It was during one of these excursions into the vortex of ‘Related Videos’ that I turned up a radio play that Moran wrote for the BBC, entitled ‘The Expedition,’ in which the protagonist, Aidan Clarke, addressed his absent girlfriend Isabel, in a series of recordings. Their relationship seems to be reaching a breaking point, but nevertheless, Aidan updates Isabel on his progress on a hike with her brother Leonard, though, in the same manner of Eminem’s ‘Stan,’ it is uncertain how the protagonist will get the recordings will make it to her, and why also, he renders them episodically, if it is the case that he will play all of them to her when he returns from his hike.
I would be surprised if Moran didn’t have the drama of Samuel Beckett in mind here. The most obvious parallel is his 1958 play Krapp’s Last Tape, in which an ageing man, apparently a writer, pores over a directory of recordings that he has made on every one of his birthdays, and makes a new one. Rather than dwelling on the details which his young self imparts with most fervour, his aesthetic realisations about life, love, art and all that, Krapp is most interested in returning to recollections of his bygone sexual conquests. Krapp’s Last Tape is far more engaged with the medium in which the recordings are contained than Moran is; the only signal we have that what we are listening to is the imprint of a magnetic field is the click-click noise that each monologue begins with.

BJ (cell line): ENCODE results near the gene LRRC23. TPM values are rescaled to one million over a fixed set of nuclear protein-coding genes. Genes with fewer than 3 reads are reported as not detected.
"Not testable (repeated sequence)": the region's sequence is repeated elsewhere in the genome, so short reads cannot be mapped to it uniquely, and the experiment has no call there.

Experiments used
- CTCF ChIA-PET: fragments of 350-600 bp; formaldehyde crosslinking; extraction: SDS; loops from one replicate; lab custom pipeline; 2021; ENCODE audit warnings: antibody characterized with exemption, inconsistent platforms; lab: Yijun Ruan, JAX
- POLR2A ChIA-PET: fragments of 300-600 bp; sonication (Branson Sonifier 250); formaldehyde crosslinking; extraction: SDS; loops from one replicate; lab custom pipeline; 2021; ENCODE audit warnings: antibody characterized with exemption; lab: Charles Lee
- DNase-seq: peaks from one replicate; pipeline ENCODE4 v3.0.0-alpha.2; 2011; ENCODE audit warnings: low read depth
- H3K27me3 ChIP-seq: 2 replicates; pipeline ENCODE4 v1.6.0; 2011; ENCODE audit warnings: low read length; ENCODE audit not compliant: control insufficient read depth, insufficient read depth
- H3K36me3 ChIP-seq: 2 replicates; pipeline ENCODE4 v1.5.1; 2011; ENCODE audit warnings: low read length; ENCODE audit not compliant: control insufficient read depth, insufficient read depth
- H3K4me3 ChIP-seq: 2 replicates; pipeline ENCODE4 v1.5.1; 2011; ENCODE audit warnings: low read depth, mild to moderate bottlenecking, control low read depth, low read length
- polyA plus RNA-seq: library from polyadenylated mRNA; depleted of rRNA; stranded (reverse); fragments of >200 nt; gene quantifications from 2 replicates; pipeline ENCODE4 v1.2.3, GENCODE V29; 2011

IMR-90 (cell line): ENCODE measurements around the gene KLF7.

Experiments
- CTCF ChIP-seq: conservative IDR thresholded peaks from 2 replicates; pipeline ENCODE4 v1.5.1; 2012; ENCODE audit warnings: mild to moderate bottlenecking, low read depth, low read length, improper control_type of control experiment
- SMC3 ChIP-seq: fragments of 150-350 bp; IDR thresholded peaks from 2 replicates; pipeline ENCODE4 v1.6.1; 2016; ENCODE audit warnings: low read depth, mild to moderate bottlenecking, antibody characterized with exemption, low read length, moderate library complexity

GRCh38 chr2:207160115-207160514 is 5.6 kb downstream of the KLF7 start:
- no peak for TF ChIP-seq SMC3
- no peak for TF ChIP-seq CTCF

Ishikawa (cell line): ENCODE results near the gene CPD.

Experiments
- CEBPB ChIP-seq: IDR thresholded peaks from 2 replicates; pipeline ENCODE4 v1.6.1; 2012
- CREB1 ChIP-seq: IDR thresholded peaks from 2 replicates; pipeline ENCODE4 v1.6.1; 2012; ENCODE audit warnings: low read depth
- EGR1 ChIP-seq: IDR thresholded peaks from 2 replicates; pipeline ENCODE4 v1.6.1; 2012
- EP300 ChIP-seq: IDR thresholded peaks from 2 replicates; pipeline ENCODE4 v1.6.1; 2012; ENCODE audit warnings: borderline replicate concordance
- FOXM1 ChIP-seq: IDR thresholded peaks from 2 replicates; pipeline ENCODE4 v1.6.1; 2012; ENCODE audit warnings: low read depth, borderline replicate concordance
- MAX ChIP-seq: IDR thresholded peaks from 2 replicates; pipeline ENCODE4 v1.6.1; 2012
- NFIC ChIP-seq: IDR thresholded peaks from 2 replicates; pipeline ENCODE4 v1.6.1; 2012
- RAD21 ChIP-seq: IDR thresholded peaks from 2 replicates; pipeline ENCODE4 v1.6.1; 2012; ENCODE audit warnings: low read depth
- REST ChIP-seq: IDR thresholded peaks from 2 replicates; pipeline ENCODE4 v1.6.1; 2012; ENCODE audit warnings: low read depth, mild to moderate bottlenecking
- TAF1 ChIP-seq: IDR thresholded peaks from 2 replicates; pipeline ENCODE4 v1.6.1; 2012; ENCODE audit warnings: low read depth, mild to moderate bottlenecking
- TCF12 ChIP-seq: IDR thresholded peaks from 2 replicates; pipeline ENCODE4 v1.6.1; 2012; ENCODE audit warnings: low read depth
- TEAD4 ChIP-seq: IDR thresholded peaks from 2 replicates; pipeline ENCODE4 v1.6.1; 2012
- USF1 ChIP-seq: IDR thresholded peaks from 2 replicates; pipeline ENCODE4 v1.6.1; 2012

Like Krapp’s Last Tape, however, it does chart the decline of its protagonist, from getting nippy and passive aggressive with his partner to succumbing to psychosis and delusion in the play’s second half. Albeit psychosis with comedic intent. It is in these sections that the whimsy that characterises Moran’s act enters the play, the marrying of surreal situations, such encountering a camel in a blizzard on a mountain, with the quotidian experience of being a tourist out of water, trying to amiably make chat with a local. His increasingly choppy and erratic syntax, as well as his estrangement from conventionally expressed emotion may well recall Beckett’s later, scatty prose works: ’I want to say that I want to go home, the wind. The wind.’